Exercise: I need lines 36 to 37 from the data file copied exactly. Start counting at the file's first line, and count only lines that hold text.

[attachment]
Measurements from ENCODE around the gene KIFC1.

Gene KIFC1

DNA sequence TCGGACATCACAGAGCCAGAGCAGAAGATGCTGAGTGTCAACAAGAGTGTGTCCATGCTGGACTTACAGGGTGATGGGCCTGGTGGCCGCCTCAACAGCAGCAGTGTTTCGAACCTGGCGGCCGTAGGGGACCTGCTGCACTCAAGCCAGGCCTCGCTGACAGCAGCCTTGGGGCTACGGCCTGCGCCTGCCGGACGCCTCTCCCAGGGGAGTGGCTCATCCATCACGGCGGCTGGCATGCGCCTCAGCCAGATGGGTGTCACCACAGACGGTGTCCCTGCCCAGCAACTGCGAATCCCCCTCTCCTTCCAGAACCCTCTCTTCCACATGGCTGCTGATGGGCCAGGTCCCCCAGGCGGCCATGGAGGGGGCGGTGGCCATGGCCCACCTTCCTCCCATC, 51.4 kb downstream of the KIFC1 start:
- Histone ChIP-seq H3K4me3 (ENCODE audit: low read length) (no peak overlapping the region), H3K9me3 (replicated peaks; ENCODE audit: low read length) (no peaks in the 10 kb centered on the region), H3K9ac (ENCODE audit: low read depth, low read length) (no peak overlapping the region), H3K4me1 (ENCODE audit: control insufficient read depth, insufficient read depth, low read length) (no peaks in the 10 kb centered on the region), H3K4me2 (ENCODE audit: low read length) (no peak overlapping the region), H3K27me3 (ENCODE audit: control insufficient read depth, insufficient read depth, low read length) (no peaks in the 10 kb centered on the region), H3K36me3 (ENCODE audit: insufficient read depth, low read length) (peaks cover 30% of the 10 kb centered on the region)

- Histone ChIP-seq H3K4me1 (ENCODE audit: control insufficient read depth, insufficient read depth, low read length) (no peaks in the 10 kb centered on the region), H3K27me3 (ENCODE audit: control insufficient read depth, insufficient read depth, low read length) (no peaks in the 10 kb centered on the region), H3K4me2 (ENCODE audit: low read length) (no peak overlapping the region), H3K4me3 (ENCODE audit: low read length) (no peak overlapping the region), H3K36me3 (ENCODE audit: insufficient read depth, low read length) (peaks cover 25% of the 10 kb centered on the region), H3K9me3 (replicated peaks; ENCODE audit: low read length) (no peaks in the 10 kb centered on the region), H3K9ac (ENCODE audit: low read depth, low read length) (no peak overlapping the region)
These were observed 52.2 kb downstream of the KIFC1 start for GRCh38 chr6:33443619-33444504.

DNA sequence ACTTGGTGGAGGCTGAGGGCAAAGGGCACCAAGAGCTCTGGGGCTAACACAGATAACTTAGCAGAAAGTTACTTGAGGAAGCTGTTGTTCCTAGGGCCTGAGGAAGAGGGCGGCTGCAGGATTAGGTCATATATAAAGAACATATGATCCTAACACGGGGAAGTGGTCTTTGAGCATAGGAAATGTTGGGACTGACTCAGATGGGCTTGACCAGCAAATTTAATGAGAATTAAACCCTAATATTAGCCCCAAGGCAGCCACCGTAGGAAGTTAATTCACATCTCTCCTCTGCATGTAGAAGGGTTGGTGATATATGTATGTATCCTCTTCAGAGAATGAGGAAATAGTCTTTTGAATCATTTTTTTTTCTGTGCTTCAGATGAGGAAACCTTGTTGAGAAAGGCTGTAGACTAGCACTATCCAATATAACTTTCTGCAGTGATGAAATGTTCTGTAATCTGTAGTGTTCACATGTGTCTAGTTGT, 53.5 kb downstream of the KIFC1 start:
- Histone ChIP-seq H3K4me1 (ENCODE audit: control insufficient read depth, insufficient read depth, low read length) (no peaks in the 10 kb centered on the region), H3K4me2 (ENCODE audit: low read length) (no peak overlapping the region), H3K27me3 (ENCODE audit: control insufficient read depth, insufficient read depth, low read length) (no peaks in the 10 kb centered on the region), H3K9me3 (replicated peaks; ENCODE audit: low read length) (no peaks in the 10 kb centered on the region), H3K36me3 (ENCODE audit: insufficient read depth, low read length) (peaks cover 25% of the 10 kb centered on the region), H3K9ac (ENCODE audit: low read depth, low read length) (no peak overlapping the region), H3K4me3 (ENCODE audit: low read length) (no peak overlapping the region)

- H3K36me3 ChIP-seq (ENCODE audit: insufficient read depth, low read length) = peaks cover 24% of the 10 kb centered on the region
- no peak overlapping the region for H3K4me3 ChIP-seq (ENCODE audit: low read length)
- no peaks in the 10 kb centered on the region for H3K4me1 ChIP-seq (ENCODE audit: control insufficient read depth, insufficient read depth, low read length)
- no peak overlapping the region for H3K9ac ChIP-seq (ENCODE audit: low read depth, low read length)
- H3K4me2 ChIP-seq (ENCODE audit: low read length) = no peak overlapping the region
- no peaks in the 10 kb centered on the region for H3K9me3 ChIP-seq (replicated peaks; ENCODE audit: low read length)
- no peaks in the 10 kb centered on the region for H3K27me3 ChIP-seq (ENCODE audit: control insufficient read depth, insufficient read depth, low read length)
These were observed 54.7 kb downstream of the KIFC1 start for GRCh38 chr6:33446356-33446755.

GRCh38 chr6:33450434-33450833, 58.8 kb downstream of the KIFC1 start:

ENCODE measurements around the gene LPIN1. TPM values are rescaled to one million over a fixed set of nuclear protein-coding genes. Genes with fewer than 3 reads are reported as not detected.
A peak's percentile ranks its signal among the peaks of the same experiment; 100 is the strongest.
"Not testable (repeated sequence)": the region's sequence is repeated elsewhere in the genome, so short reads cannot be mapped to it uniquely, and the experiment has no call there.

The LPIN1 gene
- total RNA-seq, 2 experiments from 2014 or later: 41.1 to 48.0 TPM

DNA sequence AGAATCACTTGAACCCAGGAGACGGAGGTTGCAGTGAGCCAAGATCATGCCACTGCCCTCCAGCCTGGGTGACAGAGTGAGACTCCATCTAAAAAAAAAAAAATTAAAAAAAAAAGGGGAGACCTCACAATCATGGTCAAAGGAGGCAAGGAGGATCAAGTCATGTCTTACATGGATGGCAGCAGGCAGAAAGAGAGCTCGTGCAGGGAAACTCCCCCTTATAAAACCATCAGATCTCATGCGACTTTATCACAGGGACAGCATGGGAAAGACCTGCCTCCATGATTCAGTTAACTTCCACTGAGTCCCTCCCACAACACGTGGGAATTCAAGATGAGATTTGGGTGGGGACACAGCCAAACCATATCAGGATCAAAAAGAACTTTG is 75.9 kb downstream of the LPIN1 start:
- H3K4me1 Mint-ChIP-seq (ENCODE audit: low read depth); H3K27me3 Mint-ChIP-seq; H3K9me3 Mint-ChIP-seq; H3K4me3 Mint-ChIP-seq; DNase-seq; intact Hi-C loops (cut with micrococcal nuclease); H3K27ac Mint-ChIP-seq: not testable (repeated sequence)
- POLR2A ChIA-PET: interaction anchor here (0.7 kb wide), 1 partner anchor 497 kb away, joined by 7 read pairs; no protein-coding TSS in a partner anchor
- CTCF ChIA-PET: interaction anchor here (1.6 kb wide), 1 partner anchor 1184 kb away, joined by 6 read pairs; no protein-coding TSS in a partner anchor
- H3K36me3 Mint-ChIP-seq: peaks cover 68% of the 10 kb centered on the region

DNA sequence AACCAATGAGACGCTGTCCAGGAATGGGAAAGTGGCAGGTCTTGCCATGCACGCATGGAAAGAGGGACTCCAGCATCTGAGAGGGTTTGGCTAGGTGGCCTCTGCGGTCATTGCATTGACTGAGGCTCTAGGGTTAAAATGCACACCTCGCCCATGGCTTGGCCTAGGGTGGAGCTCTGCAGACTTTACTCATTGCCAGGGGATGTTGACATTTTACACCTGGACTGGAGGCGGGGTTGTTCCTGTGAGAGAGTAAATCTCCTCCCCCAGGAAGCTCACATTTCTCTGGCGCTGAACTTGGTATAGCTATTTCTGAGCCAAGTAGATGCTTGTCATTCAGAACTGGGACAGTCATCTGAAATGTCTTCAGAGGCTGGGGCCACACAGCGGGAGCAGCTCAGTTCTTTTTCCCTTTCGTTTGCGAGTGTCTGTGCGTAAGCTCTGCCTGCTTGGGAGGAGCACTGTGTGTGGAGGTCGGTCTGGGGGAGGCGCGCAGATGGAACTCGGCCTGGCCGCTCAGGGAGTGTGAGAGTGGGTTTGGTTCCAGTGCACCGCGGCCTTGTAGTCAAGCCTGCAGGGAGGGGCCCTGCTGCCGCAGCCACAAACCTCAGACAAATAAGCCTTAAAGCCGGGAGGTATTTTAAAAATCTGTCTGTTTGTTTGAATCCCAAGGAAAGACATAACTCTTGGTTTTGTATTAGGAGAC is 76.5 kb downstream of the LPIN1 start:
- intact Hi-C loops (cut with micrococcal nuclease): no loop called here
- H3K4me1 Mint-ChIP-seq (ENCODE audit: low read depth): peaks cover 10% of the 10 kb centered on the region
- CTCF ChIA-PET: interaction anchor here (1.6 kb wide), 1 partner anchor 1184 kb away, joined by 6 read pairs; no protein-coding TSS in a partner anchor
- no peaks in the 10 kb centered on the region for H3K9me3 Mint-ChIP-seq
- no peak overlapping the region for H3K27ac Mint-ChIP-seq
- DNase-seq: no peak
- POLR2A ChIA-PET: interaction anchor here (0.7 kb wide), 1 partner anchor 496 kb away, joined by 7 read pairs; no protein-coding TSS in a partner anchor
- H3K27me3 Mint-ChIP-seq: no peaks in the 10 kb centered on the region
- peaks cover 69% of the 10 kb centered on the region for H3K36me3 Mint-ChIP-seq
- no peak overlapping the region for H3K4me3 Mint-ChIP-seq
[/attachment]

- H3K27me3 Mint-ChIP-seq: no peaks in the 10 kb centered on the region
- peaks cover 69% of the 10 kb centered on the region for H3K36me3 Mint-ChIP-seq